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Will Florida shootings shift Republican dogma on guns?

Like virtually everyone, I've been in the grip of anger, frustration and confusion over the repeated school shootings that seem to have become our national new normal; together with the furious and unending political debates they have provoked.

I've been reflecting on what history teaches about the natural processes that societies go through when they finally confront long-lasting, powerfully established and emotionally satisfying dogmas. In our instant case, pro-gun control and anti-gun control. And I think that getting an idea about the underlying “dogma dynamics” at play might help us all get through what will certainly be a time of fierce conflict between tribes of Americans.

Start with generally accepted Wikipedia definition of "dogma": "Prescribed doctrines proclaimed as unquestionably true by a particular group." When societies buy into dogma of whatever sort, it's common for them to fixate on all kinds of "objective" evidence intended to confirm or rebut one dogma or another.

So how can you tell when a dogma may be finally losing its hold on a society? One diagnostic test: Look for gradual breakdown of belief in the “objective” dynamics that sustain a dogma.

For example, consider the religious conviction that the sun rotated around the earth. Factual evidence to disprove this particular dogma didn’t appear till the 17th Century, when Galileo Galilei used mathematical calculations and hard physical evidence from newly invented telescopes to show factual evidence that opened the way to our modern conception of the way the solar system works.

So I thought we might find it useful to look at recent examples to help us tell whether the current uproar over the Parkland, Fla., school shooting foreshadows any change in the long widely accepted fundamental dynamics of the arguments over guns and schools.

Based on our recent history, it looks as though the shootings in Newtown, Conn.; Orlando, Fla.; Las Vegas, and Sutherland Springs, Tex., have played out in much the same ways - initial public outrage, followed eventually by political stalemate and widespread (if grudging) acceptance that repeated school shootings is our new normal.

Could it be that new elements have emerged in the Florida case?

The kids have become an extraordinary galvanizing force. High school students around the country seem to be executing the transformation from observers of repeated classroom shootings, to survivors, and finally to drivers of political protest and media presence. Parkland high school students were old enough to form their own strong emotional reactions to the killings; and articulate enough to be powerful spokespeople on TV and cable.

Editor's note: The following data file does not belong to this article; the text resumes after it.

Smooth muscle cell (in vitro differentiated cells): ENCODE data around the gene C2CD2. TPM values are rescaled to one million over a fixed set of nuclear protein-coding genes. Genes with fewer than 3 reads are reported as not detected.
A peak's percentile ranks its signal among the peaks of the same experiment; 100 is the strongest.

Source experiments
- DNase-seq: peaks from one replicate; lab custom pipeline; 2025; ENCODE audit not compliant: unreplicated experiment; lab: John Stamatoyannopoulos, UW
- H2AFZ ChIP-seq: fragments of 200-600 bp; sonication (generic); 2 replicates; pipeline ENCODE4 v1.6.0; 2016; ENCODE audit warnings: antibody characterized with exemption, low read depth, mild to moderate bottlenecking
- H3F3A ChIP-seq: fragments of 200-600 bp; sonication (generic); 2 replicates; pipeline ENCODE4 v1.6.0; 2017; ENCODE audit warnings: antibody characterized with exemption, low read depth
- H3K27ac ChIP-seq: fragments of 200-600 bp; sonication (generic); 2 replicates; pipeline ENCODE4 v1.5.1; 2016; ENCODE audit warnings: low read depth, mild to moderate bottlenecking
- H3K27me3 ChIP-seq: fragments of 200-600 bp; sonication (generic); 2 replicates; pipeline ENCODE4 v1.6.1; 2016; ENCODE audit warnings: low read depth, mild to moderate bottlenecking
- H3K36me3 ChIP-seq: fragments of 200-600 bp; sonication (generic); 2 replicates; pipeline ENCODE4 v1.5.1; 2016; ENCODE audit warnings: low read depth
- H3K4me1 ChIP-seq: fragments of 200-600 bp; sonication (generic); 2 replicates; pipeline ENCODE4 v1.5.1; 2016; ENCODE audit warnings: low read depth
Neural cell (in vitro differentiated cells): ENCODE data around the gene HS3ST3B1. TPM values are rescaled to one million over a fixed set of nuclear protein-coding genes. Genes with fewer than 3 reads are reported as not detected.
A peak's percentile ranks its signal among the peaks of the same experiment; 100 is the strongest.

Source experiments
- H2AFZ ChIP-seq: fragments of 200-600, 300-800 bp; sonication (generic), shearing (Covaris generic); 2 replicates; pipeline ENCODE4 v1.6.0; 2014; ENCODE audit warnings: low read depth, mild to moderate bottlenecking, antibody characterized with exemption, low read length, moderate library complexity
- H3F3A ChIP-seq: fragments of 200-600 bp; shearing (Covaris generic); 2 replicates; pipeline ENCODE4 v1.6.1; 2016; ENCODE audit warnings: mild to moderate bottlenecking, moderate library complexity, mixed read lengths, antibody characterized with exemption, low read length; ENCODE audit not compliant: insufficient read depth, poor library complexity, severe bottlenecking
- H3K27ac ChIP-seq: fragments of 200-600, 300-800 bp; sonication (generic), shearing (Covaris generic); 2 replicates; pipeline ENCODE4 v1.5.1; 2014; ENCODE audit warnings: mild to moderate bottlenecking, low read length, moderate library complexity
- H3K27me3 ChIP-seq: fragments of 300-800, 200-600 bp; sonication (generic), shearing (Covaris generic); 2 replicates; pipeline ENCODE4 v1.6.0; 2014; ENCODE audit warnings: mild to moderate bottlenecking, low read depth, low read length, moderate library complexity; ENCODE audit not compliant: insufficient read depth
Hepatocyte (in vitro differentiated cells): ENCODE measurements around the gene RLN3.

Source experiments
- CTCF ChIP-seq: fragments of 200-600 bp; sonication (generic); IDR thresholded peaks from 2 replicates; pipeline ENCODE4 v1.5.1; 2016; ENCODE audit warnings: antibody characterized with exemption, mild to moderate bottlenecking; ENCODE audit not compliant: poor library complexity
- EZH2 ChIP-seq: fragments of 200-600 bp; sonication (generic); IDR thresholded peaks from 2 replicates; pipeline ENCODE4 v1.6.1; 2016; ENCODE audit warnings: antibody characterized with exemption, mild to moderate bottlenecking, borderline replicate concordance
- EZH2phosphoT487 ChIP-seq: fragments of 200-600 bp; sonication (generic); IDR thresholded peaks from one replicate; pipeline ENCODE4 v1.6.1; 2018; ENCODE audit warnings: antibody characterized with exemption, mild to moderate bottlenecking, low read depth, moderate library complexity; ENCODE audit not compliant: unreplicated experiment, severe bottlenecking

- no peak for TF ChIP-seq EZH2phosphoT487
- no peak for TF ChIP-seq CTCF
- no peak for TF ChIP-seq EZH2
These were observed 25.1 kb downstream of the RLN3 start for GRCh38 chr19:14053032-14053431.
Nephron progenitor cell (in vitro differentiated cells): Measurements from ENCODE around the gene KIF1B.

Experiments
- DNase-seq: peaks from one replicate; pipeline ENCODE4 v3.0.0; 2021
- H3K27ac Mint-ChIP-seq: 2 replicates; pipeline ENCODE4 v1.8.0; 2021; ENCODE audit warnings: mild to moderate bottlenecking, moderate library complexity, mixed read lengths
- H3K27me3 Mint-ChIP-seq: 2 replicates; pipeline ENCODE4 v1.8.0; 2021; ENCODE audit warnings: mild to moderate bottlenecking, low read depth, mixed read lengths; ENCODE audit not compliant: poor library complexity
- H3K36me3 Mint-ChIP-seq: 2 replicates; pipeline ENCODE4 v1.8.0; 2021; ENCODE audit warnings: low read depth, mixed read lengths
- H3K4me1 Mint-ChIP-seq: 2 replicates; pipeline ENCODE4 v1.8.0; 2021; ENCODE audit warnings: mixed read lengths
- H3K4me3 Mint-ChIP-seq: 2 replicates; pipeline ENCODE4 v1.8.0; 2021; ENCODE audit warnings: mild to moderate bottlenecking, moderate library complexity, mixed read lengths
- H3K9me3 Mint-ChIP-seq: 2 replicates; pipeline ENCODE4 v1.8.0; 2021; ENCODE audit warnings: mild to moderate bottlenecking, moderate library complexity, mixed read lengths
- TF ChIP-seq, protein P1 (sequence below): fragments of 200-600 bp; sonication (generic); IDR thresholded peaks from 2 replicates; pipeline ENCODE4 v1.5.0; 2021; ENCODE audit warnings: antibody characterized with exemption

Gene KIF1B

Another element is changes in technology. These days, virtually everybody has a cell phone that can take pictures of ghastly events, just as they are taking place. And those pictures can be distributed in a instant on nationwide TV.

Previous episodes lacked the real-time emotional tale-telling of terrified kids with cameras in their hands.

Another factor is President Trump, who has hardly been the soul of consistency on school shootings. He wants to "harden" schools against nuts with guns, but at the same time says it's silly for somebody to be able to buy a gun when they're on a no-fly list. Pro-gun and anti-gun folks have no real idea where he's coming from. And things are uncertain enough that a compelling presidential statement could make a real difference.

And so maybe a case can be made that things are changing, the result of cumulative blows to pro-gun dogma administered by repeated instances of school massacres that never seem to stop.

Or maybe not. Anybody who looks carefully at the power the National Rifle Association holds over Republican office holders is going to have a tough time thinking much is very going to change quickly in Washington.

There is powerful evidence that the passage of events has powerful resonance over the inner dynamics in the evolution of even deeply held dogma. Back in the 1960's, the government's line was that if we didn't go to war in Viet Nam, the whole of Southeast Asia would fall to the communists like a house of cards. Not so.

And students in the 1960's who marched and demonstrated for civil rights in the South knew perfectly well they were going up against regionally deep-seated dogma of white racial superiority. Yet today, civil rights for all is a powerfully helpful American attitude.

My reading of casual conversation and statistically powerful polling is that most Americans are shocked at how repeated shootings in school have become a banal part of our national landscape. It won't come about overnight, but it's hard for me to believe that any dogma can last that says we need to have AR-15s to guarantee social stability and freedom.

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